little girl sleeping peacefully, laying on her side, in bedJust like adults, children can have sleep apnea, too. As parents, we spend lots of time watching our kids sleep and smile when they dream or produce a tiny snore. Most snoring is harmless, but what if it’s not? How can you know?

We do not exclusively mean sleep apnea when talking about “pediatric sleep-disordered breathing”. Sleep-disordered breathing is any disturbance that doesn’t allow your child to breathe easily at night. It can range from small, probably harmless, snores to sleep apnea at its worst. The important thing is to be aware of the signs of childhood sleep apnea so you can head off problems in their early stages.

Pediatric Sleep Apnea Defined

Pediatric sleep apnea is the frequent stoppage of breathing while sleeping due to an obstruction  (Obstructive Sleep Apnea) or abnormal brain function (Central Sleep Apnea). These pauses in breathing can last 8 seconds or much longer and deprive the brain of oxygen. The brain will panic and awaken the sleeper briefly to resume breathing, inhibiting the sleep cycle.

Nighttime Childhood Sleep Apnea Symptoms

Many different symptoms could mean pediatric sleep apnea, and as you may have guessed, many of these happen at night. Remember, though, anytime your child is sleeping, they could present signs of sleep apnea; it doesn’t just have to be at night.

Snoring

Snoring is the sound of air moving past the relaxed soft tissues of your child’s throat. These tissues vibrate and cause the snoring sound you hear. When we think of sleep apnea, snoring often is top of mind. While it can be a symptom, snoring does not exclusively prove or disprove sleep apnea in children.

Mouth Breathing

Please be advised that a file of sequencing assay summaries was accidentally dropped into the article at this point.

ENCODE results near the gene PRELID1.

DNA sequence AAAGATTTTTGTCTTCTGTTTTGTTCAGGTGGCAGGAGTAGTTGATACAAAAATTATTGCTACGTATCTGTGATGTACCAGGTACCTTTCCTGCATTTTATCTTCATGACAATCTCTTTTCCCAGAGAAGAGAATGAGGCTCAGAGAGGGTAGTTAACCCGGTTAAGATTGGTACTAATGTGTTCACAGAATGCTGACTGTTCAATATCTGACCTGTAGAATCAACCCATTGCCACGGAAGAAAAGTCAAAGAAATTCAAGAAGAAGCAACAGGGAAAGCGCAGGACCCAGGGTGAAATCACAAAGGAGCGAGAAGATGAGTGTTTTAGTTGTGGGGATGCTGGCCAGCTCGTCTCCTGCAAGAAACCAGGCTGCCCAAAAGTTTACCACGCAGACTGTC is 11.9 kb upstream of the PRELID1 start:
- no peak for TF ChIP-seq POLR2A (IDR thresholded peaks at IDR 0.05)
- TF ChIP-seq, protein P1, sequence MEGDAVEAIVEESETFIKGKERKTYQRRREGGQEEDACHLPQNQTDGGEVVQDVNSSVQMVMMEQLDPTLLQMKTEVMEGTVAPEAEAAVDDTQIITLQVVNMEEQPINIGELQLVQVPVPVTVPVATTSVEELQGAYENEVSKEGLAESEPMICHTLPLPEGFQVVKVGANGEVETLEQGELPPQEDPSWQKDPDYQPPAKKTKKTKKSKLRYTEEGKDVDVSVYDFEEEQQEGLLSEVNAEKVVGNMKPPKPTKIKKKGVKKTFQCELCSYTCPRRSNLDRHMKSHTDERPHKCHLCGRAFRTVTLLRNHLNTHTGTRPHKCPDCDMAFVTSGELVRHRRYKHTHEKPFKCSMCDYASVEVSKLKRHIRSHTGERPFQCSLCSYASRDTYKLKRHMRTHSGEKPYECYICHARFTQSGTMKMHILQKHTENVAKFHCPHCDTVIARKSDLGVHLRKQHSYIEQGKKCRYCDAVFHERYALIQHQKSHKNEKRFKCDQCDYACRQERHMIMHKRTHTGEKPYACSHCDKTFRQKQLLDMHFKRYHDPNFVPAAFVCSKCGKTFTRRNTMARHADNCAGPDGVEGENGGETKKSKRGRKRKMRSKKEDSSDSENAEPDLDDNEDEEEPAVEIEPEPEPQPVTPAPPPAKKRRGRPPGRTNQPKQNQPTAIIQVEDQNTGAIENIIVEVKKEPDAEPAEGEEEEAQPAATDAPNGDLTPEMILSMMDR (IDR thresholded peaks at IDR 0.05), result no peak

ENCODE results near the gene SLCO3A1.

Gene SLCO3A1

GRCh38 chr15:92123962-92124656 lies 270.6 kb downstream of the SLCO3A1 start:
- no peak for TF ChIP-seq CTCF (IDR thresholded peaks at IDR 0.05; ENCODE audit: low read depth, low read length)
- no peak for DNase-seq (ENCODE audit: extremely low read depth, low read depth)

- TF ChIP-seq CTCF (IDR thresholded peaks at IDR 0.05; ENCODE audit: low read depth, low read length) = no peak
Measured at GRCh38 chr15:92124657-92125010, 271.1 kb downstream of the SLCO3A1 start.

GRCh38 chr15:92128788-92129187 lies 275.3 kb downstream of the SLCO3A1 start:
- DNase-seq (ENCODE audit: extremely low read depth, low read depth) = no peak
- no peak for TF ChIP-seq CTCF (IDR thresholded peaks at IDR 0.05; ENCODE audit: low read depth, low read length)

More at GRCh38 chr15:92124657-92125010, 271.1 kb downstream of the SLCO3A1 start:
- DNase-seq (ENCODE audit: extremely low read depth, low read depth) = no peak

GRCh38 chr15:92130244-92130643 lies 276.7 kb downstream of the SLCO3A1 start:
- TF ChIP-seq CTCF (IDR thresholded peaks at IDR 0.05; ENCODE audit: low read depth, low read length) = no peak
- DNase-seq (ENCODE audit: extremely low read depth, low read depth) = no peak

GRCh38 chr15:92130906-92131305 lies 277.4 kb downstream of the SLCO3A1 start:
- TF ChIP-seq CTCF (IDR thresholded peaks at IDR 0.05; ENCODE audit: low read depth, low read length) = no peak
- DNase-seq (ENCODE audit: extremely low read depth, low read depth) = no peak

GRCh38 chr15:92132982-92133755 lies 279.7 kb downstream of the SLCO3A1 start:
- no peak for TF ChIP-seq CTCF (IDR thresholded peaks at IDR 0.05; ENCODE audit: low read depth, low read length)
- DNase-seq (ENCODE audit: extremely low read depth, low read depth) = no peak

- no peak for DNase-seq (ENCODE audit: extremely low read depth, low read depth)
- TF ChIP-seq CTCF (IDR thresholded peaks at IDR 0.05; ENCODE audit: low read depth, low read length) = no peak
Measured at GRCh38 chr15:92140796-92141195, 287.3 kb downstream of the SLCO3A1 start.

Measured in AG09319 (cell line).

Mouth breathing can signify childhood sleep-disordered breathing. Your child may breathe through their mouth when they are sick or are congested. That’s normal. But mouth breathing all the time isn’t. When your child breathes through their mouth, it’s a sign that there is a blockage in their sinuses, not allowing them to breathe through their nose.

Bed Wetting or Frequent Nighttime Bathroom Use

Have you ever wondered why you don’t need to use the bathroom during the night at the same frequency as during the day? Our bodies produce a hormone telling our kidneys to continue recycling the excess water through our body at night instead of turning it into urine. Shortly after awakening in the morning, our bodies stop this hormone, and we have to use the bathroom.

Children with sleep apnea are constantly being awakened by their brains because they aren’t getting enough oxygen. Their body doesn’t know to continue producing the hormone when they’re awake, so it stops. These sleep apnea awakenings can be so brief that your child doesn’t know it has happened and because their body has stopped recycling liquid, they wet the bed. Or, the urge to urinate will wake them up again, and they’ll use the bathroom during the night.

Sleep Terrors

Sleep terr